When we were camping over Christmas, I noticed we blasted through a good bit of propane in the first 24 hours. After that, I turned on the heat strip in the A/C, with the fan on low or medium during the day, thinking that it would help warm the air, but wouldn't be enough to keep the furnace completely off, and it worked perfectly - the furnace ran much less during the day, and the temperatures were high enough that I didn't have to worry about freezing tanks/lines. Then at night I switched back to furnace-only (our A/C is not good at getting air to the bedroom if the door is closed - the only flaw in the design of our trailer). Worked perfectly, and I think we saved a good bit of propane that way.

I don't think storing in winter without winterizing is something we'll be doing often. Additionally I only have a 15 amp outlet available right now, and that's a 100' extension cord from the camper, and there are a bunch of other things on the same circuit. Eventually I want to put a 30-amp outlet in for the camper, but we have to upgrade the house's electrical panel first.
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Old 01-11-2012, 03:17 PM   #23
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Quote:
Originally Posted by dznf0g
... Here's a mod I did, primarily to utilize electric heat more and supply some of that electric heat to the tanks in below freezing weather. I don't know why you couldn't do this if you think you'll store often w/o winterizing.
...
Is it possible to put a simple switch between the red wire +12V power tap and the red wire +12V motor tap on the control board to manually run the furnace blower to circulate air? Not for long term operation, maybe in the evening or morning?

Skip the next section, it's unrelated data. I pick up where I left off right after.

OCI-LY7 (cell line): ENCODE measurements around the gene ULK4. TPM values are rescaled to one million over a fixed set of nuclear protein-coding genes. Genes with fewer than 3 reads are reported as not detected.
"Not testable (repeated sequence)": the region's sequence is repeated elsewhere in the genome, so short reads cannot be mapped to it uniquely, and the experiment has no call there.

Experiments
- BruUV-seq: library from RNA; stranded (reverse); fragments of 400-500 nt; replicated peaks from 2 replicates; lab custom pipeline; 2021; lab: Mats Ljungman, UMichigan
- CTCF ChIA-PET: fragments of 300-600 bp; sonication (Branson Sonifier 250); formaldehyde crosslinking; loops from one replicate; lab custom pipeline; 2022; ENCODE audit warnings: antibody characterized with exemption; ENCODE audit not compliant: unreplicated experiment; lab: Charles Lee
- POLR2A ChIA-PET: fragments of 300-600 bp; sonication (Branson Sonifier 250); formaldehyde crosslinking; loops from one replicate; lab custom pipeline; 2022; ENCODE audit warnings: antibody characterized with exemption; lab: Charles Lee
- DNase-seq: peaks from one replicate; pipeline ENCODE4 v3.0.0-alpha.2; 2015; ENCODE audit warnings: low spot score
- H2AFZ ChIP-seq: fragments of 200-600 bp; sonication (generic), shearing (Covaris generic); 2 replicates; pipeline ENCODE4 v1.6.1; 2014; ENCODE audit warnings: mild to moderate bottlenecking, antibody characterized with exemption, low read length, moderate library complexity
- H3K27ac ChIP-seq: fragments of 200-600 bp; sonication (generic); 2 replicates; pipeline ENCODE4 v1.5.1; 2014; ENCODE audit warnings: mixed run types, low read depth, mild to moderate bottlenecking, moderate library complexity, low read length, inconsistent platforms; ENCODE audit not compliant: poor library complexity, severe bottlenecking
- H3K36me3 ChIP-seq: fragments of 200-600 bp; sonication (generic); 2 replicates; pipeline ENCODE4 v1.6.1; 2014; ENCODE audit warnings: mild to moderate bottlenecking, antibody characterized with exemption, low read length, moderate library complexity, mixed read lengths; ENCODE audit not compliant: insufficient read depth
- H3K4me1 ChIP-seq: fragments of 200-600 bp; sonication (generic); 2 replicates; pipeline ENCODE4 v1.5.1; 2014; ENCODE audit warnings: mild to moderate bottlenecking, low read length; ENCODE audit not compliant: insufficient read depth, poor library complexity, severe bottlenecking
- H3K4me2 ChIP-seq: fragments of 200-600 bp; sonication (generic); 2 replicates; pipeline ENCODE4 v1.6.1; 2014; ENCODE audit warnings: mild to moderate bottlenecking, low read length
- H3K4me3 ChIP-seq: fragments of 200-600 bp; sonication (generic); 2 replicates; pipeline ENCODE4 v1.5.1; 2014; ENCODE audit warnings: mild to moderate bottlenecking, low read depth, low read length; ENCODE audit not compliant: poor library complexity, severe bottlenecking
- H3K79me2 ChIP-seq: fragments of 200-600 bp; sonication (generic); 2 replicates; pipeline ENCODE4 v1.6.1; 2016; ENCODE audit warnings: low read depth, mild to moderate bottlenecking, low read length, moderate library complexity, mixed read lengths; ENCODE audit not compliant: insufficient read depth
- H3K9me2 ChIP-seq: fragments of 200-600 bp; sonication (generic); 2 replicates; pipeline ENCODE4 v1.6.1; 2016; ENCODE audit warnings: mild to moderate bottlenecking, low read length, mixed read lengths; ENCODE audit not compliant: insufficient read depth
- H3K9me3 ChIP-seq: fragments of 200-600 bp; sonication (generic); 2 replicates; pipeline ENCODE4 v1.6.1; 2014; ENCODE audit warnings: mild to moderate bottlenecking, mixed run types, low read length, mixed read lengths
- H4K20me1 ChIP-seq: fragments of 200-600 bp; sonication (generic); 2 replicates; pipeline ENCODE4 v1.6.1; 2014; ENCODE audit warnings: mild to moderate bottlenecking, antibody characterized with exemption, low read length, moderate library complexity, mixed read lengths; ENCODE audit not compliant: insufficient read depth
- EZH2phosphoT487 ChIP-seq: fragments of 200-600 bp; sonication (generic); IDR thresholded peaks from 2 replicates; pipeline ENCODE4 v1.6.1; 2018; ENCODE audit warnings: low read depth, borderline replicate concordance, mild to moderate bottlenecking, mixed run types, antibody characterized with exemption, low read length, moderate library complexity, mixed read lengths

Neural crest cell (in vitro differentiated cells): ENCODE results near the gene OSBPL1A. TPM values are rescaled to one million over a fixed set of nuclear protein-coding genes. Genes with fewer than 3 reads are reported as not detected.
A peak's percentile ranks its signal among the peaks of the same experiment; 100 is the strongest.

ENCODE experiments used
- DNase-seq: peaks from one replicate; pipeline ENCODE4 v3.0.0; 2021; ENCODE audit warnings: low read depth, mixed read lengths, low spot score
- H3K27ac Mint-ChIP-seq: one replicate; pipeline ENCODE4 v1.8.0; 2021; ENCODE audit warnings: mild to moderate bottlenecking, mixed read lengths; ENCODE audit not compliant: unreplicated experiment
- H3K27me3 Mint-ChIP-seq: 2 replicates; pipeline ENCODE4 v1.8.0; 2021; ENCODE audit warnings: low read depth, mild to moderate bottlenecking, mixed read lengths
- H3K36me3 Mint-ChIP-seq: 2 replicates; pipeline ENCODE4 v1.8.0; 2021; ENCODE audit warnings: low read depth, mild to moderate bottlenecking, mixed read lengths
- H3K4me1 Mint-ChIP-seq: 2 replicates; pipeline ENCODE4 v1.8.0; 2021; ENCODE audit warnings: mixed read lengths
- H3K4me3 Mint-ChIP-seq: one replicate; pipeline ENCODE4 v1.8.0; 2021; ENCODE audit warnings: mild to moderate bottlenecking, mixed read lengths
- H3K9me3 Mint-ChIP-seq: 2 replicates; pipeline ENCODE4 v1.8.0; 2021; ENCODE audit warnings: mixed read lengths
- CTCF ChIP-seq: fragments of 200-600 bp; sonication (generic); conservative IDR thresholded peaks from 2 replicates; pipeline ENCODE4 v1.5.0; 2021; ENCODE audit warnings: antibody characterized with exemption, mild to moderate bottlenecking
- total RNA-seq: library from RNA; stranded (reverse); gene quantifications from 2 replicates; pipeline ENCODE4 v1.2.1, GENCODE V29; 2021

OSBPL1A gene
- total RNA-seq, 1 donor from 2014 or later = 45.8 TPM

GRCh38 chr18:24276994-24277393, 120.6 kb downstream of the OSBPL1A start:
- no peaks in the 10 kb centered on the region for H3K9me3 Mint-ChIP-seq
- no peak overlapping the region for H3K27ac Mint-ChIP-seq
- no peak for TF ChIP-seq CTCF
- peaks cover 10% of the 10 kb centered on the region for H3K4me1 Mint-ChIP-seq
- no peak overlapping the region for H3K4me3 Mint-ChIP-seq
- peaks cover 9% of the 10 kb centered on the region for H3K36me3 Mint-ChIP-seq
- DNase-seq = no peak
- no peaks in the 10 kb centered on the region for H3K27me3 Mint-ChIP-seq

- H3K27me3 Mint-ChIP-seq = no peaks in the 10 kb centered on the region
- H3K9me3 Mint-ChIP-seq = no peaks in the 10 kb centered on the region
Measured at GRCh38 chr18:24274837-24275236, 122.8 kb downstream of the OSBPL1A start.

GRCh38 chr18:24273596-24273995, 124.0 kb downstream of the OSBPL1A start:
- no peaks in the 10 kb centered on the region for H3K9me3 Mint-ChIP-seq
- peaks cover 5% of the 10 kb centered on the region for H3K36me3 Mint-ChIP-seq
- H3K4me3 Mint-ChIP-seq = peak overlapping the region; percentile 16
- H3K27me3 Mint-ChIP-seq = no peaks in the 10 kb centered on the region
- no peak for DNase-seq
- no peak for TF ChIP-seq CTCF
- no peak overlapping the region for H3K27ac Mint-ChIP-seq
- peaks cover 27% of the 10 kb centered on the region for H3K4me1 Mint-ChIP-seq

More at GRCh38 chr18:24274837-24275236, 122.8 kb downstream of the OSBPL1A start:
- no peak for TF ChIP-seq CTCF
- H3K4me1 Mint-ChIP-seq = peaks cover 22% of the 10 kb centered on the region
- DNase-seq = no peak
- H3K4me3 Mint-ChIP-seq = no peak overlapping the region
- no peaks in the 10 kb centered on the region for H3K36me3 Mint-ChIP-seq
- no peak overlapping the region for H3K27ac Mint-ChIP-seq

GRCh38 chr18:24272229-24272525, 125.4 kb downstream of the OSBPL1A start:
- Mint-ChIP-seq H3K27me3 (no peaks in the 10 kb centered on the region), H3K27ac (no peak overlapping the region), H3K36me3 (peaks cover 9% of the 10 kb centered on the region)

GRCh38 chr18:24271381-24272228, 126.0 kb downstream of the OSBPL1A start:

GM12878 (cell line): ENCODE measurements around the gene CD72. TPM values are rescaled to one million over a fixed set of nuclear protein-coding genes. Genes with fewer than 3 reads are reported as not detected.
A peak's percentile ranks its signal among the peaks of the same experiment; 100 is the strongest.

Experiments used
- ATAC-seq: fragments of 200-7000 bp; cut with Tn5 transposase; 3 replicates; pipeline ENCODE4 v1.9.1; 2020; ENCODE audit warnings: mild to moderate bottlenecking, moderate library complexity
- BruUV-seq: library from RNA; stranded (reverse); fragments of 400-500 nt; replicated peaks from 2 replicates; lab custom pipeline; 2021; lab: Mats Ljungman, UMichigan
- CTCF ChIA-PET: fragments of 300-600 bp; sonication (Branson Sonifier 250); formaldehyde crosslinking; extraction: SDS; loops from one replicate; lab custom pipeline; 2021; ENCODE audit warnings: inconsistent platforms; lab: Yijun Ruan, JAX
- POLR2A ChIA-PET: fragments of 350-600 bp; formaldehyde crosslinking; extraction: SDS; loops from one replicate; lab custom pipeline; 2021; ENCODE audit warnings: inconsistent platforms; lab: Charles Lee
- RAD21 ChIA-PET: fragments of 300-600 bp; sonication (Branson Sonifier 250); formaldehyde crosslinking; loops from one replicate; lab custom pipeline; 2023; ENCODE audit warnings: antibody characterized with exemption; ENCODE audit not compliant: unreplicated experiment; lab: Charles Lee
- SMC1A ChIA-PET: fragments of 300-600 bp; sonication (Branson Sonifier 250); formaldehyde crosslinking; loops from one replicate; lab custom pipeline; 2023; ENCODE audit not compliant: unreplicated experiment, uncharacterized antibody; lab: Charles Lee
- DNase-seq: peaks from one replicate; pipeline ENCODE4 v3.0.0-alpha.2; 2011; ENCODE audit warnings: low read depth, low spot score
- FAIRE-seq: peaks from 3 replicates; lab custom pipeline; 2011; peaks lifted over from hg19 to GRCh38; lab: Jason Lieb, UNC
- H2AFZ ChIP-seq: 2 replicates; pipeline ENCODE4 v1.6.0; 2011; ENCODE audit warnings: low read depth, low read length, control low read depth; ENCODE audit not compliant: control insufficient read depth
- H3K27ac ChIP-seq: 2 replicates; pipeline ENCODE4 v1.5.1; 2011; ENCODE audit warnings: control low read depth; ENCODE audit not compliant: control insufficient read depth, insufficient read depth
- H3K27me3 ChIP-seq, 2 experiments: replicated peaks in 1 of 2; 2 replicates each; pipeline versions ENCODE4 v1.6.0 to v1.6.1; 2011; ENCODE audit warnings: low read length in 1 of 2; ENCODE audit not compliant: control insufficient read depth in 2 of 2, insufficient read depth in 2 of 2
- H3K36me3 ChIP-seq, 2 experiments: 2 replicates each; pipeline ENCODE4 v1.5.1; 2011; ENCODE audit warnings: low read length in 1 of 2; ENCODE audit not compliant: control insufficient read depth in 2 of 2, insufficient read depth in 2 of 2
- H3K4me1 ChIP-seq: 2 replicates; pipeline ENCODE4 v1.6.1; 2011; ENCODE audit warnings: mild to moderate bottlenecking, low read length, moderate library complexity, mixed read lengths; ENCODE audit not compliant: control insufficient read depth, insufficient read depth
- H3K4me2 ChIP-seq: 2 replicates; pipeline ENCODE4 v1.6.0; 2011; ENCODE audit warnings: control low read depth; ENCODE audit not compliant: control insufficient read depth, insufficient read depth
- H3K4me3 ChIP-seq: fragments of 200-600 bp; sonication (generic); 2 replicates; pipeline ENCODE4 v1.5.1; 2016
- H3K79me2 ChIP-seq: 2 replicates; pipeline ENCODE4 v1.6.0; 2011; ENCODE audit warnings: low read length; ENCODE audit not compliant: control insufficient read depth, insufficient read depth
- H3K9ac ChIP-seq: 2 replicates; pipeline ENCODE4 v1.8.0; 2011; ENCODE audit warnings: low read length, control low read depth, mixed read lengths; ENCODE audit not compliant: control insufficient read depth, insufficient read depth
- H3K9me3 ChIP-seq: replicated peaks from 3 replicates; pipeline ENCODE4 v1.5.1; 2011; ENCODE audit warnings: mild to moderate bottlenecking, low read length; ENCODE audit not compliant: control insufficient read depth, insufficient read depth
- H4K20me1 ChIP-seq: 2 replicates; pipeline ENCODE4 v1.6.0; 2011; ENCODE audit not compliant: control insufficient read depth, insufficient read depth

The basic diagram shows that the sail switch and ultimately the ignition and gas valve get their power from the thermostat. I can't tell from the diagram if applying +12V to the motor would energize some back circuit on the board. It would seem that the output of the thermostat to the board would pick a relay to start the blower and the closure of the sail switch would energize the ignition and gas valve circuits.

The reason for my question is that the small electric heaters I've tried tend to warm the area close to the heater, even the ceramic type with a fan seem to generate a lot of warmth that remains concentrated in that area. Dyson has a good idea, but I can't justify that price for just the few times a year that we would use it. On my FB, the furnace intake is adjacent to the dinette where I would use the heater. If the blower could grab some of that and push it down to the other end which would bring some of the cooler air back to the dinette, this might accomplish what I want. I don't expect to heat the trailer this way in cold weather, but rather to find an alternative when it is 40° - 50° outside and want to keep the chill away without the noise of the heat pump or the cost of the propane. It seems do-able, but wonder about the practicality and certainly don't want to smoke the control board in an experiment. Does anyone know that this wouldn't work, or wouldn't move enough air to be useful? Any opinions are welcome.
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Old 01-11-2012, 04:06 PM   #24
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Is it possible to put a simple switch between the red wire +12V power tap and the red wire +12V motor tap on the control board to manually run the furnace blower to circulate air? Not for long term operation, maybe in the evening or morning?

The basic diagram shows that the sail switch and ultimately the ignition and gas valve get their power from the thermostat. I can't tell from the diagram if applying +12V to the motor would energize some back circuit on the board. It would seem that the output of the thermostat to the board would pick a relay to start the blower and the closure of the sail switch would energize the ignition and gas valve circuits.